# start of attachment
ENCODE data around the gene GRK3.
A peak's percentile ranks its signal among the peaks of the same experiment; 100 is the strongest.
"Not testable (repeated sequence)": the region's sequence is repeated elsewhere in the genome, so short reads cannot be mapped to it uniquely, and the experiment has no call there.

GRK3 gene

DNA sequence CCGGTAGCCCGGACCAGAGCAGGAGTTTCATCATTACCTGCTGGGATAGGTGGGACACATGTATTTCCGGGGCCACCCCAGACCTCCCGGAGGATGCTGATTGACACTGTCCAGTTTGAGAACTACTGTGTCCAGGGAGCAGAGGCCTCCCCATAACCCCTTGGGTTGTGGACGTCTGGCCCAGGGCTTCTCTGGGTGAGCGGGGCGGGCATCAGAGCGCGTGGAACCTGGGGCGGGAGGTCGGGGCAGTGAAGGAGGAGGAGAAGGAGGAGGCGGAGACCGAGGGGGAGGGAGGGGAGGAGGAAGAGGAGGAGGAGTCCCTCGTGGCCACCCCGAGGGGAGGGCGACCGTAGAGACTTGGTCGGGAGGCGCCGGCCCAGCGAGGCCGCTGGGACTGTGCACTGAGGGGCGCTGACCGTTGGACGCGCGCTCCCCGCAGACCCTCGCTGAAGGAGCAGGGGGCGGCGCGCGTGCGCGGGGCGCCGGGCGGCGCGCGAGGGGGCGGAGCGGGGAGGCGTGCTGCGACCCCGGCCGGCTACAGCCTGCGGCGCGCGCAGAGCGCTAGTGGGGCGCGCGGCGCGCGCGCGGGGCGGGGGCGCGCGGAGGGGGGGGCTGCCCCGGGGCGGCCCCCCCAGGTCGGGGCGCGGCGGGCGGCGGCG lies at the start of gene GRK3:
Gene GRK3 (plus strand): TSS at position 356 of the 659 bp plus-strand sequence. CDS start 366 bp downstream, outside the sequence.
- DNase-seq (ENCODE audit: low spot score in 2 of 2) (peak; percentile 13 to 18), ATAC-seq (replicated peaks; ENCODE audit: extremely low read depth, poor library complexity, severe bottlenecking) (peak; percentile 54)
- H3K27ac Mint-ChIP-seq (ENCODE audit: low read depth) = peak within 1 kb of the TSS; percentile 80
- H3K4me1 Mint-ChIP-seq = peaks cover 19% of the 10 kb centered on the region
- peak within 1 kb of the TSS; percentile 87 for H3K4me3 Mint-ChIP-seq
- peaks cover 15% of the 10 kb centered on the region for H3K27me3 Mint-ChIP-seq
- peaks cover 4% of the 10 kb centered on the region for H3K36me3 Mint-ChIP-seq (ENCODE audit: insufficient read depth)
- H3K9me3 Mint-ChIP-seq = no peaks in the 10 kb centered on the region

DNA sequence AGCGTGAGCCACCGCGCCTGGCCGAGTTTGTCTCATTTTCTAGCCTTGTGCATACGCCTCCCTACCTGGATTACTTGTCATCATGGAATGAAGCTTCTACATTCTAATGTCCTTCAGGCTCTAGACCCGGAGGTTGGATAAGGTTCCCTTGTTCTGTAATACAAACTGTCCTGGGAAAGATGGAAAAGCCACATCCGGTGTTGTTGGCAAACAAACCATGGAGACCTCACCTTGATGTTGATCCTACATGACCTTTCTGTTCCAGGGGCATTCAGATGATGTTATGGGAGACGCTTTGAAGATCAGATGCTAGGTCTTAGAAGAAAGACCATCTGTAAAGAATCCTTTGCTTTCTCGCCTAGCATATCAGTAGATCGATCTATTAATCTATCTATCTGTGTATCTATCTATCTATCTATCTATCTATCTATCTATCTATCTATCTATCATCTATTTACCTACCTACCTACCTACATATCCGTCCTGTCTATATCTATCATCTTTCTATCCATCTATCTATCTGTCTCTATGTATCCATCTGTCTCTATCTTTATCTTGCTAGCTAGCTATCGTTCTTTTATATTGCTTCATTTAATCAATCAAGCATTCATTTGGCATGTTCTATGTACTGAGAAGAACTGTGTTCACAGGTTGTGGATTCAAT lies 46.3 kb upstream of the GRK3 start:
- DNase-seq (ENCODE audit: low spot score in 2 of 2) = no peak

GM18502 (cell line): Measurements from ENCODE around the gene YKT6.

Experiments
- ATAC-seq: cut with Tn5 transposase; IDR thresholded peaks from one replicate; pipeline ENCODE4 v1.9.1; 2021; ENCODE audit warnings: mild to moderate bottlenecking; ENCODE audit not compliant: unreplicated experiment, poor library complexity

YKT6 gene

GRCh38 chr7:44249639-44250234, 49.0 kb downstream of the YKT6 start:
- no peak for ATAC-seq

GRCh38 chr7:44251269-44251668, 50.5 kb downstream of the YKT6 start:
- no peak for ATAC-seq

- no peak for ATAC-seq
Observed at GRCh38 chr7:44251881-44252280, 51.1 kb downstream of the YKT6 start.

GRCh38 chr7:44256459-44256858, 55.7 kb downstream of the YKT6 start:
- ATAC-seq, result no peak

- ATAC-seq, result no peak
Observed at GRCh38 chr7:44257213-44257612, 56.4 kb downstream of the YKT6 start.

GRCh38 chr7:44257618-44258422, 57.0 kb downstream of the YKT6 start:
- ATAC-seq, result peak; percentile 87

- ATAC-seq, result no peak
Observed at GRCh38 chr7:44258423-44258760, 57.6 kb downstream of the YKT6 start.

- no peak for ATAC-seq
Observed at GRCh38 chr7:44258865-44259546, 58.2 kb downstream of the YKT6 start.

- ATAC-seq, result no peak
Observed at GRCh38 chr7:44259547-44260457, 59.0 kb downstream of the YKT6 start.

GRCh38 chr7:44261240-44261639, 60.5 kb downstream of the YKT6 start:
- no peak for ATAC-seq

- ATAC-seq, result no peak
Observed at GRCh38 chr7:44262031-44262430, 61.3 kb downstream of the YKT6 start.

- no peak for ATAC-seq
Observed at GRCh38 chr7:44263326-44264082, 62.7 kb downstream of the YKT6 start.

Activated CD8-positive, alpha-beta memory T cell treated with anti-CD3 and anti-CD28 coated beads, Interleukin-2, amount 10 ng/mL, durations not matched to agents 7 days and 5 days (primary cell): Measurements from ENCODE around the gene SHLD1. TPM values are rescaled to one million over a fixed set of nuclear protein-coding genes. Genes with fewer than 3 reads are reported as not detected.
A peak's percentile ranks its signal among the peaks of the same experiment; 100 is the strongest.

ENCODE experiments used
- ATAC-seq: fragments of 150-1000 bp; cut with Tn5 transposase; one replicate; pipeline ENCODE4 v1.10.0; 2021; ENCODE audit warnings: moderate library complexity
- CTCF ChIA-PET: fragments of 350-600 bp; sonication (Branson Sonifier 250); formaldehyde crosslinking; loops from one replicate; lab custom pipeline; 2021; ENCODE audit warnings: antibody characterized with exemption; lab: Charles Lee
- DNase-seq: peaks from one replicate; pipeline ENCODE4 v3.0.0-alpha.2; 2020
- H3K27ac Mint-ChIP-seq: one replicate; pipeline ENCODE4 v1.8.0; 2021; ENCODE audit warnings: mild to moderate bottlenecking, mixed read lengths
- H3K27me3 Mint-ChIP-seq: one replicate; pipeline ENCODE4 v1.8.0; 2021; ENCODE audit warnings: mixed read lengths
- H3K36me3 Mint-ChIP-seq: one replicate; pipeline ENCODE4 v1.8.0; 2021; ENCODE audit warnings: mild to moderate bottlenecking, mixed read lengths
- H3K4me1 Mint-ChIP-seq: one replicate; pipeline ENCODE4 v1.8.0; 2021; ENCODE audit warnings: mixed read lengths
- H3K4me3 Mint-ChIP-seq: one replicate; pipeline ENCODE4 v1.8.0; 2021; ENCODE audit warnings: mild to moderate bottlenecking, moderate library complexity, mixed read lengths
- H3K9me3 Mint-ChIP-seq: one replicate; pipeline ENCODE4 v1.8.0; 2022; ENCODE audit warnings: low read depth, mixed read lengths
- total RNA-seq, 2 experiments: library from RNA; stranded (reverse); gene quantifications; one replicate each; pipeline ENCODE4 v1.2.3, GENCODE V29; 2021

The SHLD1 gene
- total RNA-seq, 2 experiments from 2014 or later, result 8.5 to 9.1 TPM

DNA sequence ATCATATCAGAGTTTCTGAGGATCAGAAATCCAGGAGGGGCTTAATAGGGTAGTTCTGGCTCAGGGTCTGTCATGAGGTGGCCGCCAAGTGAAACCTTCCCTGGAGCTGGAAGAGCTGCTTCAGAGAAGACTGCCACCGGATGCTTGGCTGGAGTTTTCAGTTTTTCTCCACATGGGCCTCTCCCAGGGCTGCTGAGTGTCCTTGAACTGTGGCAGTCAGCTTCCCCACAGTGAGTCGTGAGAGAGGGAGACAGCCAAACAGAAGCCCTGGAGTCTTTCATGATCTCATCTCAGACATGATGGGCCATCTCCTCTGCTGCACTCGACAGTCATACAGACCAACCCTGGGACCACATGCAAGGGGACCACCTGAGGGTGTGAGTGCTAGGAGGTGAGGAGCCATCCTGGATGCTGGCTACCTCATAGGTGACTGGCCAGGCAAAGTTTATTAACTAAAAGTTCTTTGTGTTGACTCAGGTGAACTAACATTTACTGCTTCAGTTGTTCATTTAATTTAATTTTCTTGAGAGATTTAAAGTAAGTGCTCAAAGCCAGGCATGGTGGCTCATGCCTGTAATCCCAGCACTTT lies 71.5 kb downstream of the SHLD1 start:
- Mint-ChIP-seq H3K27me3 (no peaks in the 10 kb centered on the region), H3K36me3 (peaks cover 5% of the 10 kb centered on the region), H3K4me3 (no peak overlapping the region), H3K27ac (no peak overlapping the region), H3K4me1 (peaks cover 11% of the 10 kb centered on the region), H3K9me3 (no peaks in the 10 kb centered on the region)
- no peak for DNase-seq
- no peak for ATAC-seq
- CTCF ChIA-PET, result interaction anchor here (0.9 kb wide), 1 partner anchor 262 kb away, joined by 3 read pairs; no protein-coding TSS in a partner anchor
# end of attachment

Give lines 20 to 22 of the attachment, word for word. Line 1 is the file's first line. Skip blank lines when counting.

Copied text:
GRCh38 chr7:44249639-44250234, 49.0 kb downstream of the YKT6 start:
- no peak for ATAC-seq

GRCh38 chr7:44251269-44251668, 50.5 kb downstream of the YKT6 start: